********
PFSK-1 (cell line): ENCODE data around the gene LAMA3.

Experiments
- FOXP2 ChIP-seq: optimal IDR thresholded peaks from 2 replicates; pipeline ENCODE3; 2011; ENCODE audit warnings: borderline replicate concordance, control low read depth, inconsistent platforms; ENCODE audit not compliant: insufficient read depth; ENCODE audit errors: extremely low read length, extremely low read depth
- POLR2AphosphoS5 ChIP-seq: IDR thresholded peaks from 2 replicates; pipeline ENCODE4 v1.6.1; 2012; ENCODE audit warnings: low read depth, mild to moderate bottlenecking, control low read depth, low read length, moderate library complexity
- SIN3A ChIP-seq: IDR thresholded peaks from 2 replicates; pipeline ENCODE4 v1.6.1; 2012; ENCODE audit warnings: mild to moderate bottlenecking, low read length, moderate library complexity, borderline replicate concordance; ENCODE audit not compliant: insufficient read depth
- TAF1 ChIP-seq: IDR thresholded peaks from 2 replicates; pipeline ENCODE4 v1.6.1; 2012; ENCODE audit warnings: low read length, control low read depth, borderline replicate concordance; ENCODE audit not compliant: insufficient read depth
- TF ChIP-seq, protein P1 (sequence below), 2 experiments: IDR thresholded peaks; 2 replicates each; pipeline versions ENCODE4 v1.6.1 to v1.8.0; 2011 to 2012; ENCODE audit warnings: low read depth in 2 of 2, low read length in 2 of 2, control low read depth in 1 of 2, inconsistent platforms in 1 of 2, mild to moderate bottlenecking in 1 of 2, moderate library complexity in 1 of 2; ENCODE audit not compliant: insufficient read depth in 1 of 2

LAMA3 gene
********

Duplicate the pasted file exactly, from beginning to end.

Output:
PFSK-1 (cell line): ENCODE data around the gene LAMA3.

Experiments
- FOXP2 ChIP-seq: optimal IDR thresholded peaks from 2 replicates; pipeline ENCODE3; 2011; ENCODE audit warnings: borderline replicate concordance, control low read depth, inconsistent platforms; ENCODE audit not compliant: insufficient read depth; ENCODE audit errors: extremely low read length, extremely low read depth
- POLR2AphosphoS5 ChIP-seq: IDR thresholded peaks from 2 replicates; pipeline ENCODE4 v1.6.1; 2012; ENCODE audit warnings: low read depth, mild to moderate bottlenecking, control low read depth, low read length, moderate library complexity
- SIN3A ChIP-seq: IDR thresholded peaks from 2 replicates; pipeline ENCODE4 v1.6.1; 2012; ENCODE audit warnings: mild to moderate bottlenecking, low read length, moderate library complexity, borderline replicate concordance; ENCODE audit not compliant: insufficient read depth
- TAF1 ChIP-seq: IDR thresholded peaks from 2 replicates; pipeline ENCODE4 v1.6.1; 2012; ENCODE audit warnings: low read length, control low read depth, borderline replicate concordance; ENCODE audit not compliant: insufficient read depth
- TF ChIP-seq, protein P1 (sequence below), 2 experiments: IDR thresholded peaks; 2 replicates each; pipeline versions ENCODE4 v1.6.1 to v1.8.0; 2011 to 2012; ENCODE audit warnings: low read depth in 2 of 2, low read length in 2 of 2, control low read depth in 1 of 2, inconsistent platforms in 1 of 2, mild to moderate bottlenecking in 1 of 2, moderate library complexity in 1 of 2; ENCODE audit not compliant: insufficient read depth in 1 of 2

LAMA3 gene